• Global markets recovered some ground after the US Senate passed a $2 trillion (£1.7tn) coronavirus aid bill to help workers and businesses. But some analysts have warned that they could be volatile until the pandemic is contained.
  • Unemployment in the United States: The number of people filing for unemployment hit a record high, signalling an end to a decade of expansion for one of the world’s largest economies.
  • Real estate sector in US: Tenants are struggling to pay their landlords, and is a point of potential stress for banks who account for as much as 70% of lending to that sector.

What about the ‘less’ risky investments?

  • When a crisis hits, investors often choose less risky investments. Gold is traditionally considered a “safe haven” for investment in times of uncertainty. But even the price of gold tumbled briefly in March, as investors were fearful about a global recession.
  • Oil has slumped to prices not seen since June 2001. The oil price had already been affected by a row between OPEC, the group of oil producers, and Russia. Coronavirus has driven the price down further.

What is the situation in China, where the coronavirus first appeared?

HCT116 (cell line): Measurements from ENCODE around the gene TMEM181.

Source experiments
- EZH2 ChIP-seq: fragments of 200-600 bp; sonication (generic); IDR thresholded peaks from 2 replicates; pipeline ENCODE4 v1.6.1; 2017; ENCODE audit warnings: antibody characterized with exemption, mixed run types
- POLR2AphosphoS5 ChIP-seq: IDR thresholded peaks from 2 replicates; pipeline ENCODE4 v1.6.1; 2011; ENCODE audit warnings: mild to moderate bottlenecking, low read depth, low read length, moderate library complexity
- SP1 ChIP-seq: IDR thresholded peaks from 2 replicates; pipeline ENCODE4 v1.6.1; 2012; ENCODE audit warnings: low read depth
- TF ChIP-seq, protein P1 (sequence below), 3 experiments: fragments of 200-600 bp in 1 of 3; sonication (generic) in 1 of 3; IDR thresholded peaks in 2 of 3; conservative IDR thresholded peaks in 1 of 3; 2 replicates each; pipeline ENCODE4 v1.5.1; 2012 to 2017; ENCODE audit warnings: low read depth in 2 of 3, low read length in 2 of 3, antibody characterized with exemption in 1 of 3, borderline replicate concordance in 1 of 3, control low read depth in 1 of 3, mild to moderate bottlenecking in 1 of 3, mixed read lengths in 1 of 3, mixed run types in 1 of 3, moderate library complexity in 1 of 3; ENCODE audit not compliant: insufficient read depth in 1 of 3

• Industrial production, sales and investment all fell in the first two months of the year, compared with the same period in 2019.
  • Restrictions have affected the supply chains of big companies such as industrial equipment manufacturer JCB and carmaker Nissan.
  • Shops and car dealerships have all reported a fall in demand.

Note: China makes up a third of manufacturing globally, and is the world’s largest exporter of goods.

What is the situation in India?

Investor sentiment in India is so low that despite relatively lower cases, Indian market has fared worst among global peers. 

  • Indian stock market has lost 26 per cent in dollar terms between February 1 and April 9, compared with a fall of 20 per cent and 14 per cent in the European and US markets.
  • Emerging markets, reflected by the MSCI EM index, declined 15 per cent during the same period. 
  • China, where the coronavirus originated, has been least affected, with just 3 per cent fall in the stock market between February 1 and April 9.
  • While the US and other EMs have lost around 15% since February 1, India has eroded around 25%.